cover crops, green manure, yard renovation

claycrabgrassNovember 16, 2009

just joined, hope this is the board I'm looking for.

I did a renovation on the front yard this fall and have some decent looking TTTF growing.

I want to go organic.

thinking about mixing in some clover with the TTTF this coming spring.

the back yard is a collection of various weeds, hehehehehe, "natural groundcover".

the soil in the back is probably worse than the front, have to get a soil test to see where I am.

anybody ever plant a cover crop; clover, alfalfa in an effort to help the soil?

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Kimmsr(4a/5b-MI)

Which cover or green manure crop you plant can only be determined by the condition of your soil. Alfalfa grows best only in pretty good soils, a good soil pH and well balanced in nutrients. Some clovers also need a pretty good soil while a few will do well on soils that do need improvement. White Dutch Clover, a good, natural Nitrogen source, is considered by many to be a "weed" instead of a desireable plant and it is not terribly fussy about the soil, except that it does not grow well in soils with adequate N levels.
Start with a good, reliable soil test. Contact your county office of the University of Missouri USDA Cooperative Extension Service about having that done and also dig in with these simple soil tests

  1. Structure. From that soil sample put enough of the rest to make a 4 inch level in a clear 1 quart jar, with a tight fitting lid. Fill that jar with water and replace the lid, tightly. Shake the jar vigorously and then let it stand for 24 hours. Your soil will settle out according to soil particle size and weight. A good loam will have about 1-3/4 inch (about 45%) of sand on the bottom. about 1 inch (about 25%) of silt next, about 1 inch (25%) of clay above that, and about 1/4 inch (about 5%) of organic matter on the top.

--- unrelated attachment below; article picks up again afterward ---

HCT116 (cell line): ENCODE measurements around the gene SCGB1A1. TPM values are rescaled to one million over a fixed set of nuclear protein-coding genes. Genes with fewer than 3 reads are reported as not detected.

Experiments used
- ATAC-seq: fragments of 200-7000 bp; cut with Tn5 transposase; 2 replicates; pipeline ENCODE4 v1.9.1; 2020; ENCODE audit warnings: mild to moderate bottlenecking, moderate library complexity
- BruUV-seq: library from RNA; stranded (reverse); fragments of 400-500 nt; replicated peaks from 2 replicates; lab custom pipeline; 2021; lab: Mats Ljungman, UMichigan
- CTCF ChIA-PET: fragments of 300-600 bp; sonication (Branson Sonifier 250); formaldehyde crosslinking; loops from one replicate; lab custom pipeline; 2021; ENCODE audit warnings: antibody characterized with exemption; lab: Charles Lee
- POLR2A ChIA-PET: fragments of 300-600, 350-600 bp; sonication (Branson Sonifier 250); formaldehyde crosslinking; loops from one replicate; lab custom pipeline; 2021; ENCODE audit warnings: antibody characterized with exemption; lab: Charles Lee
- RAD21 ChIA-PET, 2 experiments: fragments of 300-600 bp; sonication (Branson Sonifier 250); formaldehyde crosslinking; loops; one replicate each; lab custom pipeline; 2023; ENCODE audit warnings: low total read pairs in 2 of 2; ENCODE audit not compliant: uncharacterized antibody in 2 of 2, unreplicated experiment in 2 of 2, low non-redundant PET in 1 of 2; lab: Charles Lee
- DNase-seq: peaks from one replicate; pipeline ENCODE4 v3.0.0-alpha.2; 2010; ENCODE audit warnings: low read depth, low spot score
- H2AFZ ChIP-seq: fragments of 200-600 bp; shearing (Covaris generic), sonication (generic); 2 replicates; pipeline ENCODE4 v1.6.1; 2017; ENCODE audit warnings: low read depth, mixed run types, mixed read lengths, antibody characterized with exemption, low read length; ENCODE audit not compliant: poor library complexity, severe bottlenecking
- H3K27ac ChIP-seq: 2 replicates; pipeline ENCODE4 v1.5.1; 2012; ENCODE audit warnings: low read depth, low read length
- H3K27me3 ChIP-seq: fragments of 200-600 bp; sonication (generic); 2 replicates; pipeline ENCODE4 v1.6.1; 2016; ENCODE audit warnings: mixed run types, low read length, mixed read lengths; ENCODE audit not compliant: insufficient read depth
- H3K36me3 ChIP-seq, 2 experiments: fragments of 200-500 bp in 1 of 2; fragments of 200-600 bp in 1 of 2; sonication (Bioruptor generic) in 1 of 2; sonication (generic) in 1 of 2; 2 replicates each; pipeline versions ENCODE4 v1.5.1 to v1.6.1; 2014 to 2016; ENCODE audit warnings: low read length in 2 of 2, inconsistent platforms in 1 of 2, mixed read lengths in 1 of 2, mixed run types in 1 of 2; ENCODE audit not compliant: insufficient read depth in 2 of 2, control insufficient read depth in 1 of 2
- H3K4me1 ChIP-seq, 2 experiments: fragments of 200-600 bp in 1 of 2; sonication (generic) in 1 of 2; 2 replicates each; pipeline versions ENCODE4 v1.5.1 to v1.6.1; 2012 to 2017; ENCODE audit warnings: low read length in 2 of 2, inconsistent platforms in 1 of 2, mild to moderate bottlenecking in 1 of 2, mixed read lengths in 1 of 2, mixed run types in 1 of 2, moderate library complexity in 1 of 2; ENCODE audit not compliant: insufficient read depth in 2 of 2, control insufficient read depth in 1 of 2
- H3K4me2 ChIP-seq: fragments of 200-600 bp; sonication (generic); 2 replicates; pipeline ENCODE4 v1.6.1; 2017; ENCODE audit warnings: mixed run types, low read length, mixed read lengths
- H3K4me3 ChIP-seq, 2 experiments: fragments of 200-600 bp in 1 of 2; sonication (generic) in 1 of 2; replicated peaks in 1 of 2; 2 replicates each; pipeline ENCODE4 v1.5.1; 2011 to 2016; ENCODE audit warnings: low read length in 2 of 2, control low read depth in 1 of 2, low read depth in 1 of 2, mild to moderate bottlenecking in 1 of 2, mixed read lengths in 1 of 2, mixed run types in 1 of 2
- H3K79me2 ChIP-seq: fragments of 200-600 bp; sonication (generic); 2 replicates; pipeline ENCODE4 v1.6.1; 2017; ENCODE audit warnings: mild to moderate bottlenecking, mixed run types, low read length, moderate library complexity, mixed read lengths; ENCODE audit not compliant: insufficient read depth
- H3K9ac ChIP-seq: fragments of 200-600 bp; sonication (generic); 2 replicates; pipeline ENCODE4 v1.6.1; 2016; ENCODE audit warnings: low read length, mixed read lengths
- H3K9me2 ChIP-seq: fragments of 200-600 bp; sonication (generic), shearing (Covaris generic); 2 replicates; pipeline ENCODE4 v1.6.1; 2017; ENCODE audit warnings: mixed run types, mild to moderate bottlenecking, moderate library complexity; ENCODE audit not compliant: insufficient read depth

2) Drainage. Dig a hole 1 foot square and 1 foot deep and fill that with water. After that water drains away refill the hole with more water and time how long it takes that to drain away. Anything less than 2 hours and your soil drains too quickly and needs more organic matter to slow that drainage down. Anything over 6 hours and the soil drains too slowly and needs lots of organic matter to speed it up.

3) Tilth. Take a handful of your slightly damp soil and squeeze it tightly. When the pressure is released the soil should hold together in that clump, but when poked with a finger that clump should fall apart.

4) Smell. What does your soil smell like? A pleasant, rich earthy odor? Putrid, offensive, repugnant odor? The more organic matter in your soil the more active the soil bacteria will be and the nicer your soil will smell.

5) Life. How many earthworms per shovel full were there? 5 or more indicates a pretty healthy soil. Fewer than 5, according to the Natural Resources Conservation Service, indicates a soil that is not healthy.
to see what more your soil needs.

Here is a link that might be useful: University of Missouri CES

    Bookmark   November 17, 2009 at 8:05AM